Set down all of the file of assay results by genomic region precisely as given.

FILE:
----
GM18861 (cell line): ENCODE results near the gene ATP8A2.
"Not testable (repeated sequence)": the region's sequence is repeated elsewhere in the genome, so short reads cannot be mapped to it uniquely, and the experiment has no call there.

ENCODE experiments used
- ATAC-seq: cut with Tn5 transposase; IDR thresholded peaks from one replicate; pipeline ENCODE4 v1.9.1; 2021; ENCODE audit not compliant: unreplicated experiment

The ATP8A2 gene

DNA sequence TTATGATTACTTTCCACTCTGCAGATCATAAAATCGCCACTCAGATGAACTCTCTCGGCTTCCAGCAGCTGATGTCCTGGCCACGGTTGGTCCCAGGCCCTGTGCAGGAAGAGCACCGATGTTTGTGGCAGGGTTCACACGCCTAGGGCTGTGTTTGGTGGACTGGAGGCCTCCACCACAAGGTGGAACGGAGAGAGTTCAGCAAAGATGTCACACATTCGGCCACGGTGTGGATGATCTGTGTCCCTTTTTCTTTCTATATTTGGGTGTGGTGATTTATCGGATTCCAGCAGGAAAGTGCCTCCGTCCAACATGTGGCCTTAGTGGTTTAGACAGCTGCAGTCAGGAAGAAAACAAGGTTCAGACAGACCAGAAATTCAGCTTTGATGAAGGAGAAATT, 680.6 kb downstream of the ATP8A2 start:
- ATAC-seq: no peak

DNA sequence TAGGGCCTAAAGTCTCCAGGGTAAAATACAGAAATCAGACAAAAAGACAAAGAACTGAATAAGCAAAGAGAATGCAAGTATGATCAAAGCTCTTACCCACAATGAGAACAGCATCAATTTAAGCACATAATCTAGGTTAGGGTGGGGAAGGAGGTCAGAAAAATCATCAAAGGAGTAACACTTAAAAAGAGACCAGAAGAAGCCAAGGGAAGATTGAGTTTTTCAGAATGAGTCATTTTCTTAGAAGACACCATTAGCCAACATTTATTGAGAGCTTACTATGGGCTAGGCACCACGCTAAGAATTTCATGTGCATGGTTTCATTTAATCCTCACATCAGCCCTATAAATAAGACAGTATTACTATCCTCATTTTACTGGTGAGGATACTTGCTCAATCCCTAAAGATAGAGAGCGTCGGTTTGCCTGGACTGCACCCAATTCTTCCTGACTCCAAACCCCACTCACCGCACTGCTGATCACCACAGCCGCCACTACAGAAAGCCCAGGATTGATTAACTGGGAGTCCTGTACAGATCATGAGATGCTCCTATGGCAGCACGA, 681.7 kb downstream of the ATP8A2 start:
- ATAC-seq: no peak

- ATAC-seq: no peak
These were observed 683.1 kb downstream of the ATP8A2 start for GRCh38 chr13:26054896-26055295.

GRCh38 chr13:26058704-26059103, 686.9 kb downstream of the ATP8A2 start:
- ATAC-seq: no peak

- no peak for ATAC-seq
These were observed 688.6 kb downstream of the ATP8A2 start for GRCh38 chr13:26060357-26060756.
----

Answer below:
GM18861 (cell line): ENCODE results near the gene ATP8A2.
"Not testable (repeated sequence)": the region's sequence is repeated elsewhere in the genome, so short reads cannot be mapped to it uniquely, and the experiment has no call there.

ENCODE experiments used
- ATAC-seq: cut with Tn5 transposase; IDR thresholded peaks from one replicate; pipeline ENCODE4 v1.9.1; 2021; ENCODE audit not compliant: unreplicated experiment

The ATP8A2 gene

DNA sequence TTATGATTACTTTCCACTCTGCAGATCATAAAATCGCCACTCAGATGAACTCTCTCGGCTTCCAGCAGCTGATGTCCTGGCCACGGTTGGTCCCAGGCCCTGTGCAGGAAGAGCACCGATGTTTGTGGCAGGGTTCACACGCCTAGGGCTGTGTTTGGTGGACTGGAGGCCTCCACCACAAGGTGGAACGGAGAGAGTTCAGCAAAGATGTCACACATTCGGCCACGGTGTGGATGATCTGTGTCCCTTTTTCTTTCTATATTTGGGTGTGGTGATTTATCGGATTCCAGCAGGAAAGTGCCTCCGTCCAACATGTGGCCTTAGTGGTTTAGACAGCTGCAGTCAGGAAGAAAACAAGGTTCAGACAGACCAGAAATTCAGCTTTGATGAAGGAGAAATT, 680.6 kb downstream of the ATP8A2 start:
- ATAC-seq: no peak

DNA sequence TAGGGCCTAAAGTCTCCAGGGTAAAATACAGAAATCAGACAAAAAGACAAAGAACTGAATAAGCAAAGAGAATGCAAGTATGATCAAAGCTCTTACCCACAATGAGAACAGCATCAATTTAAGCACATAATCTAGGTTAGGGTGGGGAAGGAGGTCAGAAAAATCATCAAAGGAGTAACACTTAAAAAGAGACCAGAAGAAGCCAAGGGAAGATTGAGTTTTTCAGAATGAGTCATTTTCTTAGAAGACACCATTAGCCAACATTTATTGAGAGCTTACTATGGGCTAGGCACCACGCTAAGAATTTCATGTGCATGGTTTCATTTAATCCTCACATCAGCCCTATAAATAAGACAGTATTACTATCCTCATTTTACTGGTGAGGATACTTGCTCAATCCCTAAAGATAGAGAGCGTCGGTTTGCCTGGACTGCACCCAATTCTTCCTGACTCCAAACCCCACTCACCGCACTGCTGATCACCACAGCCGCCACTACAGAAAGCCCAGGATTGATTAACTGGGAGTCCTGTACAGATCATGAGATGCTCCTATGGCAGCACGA, 681.7 kb downstream of the ATP8A2 start:
- ATAC-seq: no peak

- ATAC-seq: no peak
These were observed 683.1 kb downstream of the ATP8A2 start for GRCh38 chr13:26054896-26055295.

GRCh38 chr13:26058704-26059103, 686.9 kb downstream of the ATP8A2 start:
- ATAC-seq: no peak

- no peak for ATAC-seq
These were observed 688.6 kb downstream of the ATP8A2 start for GRCh38 chr13:26060357-26060756.